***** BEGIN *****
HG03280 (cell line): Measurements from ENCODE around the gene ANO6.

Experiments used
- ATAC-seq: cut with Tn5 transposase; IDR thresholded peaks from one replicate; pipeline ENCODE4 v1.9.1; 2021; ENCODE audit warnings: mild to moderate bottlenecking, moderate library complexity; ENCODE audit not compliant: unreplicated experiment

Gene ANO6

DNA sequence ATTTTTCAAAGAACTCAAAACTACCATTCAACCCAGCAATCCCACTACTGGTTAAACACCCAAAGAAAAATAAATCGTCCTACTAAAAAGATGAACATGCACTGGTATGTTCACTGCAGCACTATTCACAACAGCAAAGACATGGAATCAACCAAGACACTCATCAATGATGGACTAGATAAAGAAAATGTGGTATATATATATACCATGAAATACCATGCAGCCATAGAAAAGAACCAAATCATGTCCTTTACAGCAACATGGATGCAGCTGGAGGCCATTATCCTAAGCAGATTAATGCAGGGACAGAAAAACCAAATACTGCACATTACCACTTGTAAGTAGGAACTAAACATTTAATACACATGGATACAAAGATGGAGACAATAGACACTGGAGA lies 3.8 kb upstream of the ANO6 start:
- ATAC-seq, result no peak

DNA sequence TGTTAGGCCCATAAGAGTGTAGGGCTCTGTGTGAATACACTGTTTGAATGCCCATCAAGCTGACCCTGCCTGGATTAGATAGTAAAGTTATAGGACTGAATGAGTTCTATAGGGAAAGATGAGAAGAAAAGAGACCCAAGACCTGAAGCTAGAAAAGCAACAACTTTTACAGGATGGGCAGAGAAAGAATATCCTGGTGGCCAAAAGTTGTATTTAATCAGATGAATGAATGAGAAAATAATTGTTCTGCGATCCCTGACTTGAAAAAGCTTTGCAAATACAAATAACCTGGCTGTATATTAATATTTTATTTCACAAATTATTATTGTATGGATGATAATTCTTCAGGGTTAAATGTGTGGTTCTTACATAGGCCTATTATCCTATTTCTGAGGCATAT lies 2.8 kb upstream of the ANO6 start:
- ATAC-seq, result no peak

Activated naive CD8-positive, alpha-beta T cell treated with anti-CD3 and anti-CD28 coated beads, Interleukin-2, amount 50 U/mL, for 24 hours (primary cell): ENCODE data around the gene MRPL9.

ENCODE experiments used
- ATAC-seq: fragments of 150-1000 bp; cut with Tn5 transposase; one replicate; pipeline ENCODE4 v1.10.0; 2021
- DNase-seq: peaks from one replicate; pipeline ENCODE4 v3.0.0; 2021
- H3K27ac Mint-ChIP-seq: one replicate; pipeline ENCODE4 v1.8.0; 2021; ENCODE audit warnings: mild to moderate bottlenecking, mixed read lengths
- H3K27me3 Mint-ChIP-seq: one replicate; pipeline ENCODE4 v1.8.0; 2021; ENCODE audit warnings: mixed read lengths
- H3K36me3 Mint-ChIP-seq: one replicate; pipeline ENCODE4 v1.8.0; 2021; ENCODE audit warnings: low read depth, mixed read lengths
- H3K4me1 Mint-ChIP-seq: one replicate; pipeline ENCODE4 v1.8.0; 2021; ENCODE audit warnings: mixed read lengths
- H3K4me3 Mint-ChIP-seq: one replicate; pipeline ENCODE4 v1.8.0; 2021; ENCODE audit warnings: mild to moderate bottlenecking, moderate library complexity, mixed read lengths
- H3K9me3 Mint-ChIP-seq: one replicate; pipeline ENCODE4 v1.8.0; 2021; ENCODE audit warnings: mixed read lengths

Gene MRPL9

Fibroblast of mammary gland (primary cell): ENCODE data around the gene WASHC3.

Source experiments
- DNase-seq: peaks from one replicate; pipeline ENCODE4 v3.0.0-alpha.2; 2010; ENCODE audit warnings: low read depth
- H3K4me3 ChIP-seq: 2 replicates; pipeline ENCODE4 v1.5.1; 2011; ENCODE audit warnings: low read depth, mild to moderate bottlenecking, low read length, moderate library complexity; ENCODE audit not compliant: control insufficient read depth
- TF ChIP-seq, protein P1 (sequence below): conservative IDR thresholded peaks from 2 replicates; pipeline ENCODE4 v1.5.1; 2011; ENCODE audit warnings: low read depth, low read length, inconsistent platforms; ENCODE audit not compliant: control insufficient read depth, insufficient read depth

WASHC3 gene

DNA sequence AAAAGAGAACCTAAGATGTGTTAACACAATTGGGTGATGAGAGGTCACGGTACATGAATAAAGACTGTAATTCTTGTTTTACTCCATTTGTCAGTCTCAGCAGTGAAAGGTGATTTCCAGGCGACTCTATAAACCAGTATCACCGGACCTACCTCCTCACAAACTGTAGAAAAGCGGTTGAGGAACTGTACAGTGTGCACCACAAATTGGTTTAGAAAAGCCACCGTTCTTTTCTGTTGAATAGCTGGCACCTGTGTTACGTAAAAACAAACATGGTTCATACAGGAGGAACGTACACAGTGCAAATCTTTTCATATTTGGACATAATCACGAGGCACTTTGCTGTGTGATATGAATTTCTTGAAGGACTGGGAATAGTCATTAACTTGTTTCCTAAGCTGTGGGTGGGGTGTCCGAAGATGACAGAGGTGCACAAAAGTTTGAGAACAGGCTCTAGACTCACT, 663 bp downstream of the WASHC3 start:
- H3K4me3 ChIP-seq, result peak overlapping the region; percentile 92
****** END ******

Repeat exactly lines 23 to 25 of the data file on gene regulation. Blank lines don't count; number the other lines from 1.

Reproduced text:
- H3K4me3 ChIP-seq: 2 replicates; pipeline ENCODE4 v1.5.1; 2011; ENCODE audit warnings: low read depth, mild to moderate bottlenecking, low read length, moderate library complexity; ENCODE audit not compliant: control insufficient read depth
- TF ChIP-seq, protein P1 (sequence below): conservative IDR thresholded peaks from 2 replicates; pipeline ENCODE4 v1.5.1; 2011; ENCODE audit warnings: low read depth, low read length, inconsistent platforms; ENCODE audit not compliant: control insufficient read depth, insufficient read depth

WASHC3 gene